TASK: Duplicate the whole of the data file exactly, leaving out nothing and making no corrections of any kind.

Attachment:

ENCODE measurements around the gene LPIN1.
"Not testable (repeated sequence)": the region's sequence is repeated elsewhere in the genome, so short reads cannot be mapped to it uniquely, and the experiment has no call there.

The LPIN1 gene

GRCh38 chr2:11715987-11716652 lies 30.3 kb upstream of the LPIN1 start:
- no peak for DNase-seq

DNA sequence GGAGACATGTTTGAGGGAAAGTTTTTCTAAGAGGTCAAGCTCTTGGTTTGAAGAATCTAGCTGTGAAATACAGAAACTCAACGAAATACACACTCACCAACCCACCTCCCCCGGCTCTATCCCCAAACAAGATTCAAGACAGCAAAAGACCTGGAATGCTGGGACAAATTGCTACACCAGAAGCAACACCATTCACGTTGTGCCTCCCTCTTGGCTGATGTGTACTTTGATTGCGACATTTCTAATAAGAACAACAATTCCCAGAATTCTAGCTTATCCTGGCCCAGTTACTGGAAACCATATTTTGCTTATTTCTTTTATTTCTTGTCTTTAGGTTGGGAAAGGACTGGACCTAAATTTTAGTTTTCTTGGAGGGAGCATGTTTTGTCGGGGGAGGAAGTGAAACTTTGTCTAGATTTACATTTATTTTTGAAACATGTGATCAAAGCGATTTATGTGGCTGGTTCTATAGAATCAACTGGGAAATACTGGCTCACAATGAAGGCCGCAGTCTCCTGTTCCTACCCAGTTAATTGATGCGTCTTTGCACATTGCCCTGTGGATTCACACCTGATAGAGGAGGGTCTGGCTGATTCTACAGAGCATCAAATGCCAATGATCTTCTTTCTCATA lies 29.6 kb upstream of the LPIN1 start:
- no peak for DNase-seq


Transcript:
ENCODE measurements around the gene LPIN1.
"Not testable (repeated sequence)": the region's sequence is repeated elsewhere in the genome, so short reads cannot be mapped to it uniquely, and the experiment has no call there.

The LPIN1 gene

GRCh38 chr2:11715987-11716652 lies 30.3 kb upstream of the LPIN1 start:
- no peak for DNase-seq

DNA sequence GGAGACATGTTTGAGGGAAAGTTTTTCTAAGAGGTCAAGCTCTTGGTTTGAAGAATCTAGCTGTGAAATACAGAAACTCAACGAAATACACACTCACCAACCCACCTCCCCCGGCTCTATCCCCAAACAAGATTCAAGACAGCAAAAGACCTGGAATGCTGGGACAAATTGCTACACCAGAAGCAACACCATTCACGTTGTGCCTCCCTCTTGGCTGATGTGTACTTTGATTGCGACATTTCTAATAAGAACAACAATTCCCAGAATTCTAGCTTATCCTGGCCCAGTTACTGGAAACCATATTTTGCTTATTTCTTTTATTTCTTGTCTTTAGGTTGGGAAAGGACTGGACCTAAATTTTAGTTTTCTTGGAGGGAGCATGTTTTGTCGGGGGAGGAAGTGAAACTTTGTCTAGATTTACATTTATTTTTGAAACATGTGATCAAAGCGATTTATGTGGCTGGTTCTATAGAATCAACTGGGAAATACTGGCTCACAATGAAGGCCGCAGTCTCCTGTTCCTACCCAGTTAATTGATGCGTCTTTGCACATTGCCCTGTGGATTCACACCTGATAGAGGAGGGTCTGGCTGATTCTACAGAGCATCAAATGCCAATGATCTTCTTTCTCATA lies 29.6 kb upstream of the LPIN1 start:
- no peak for DNase-seq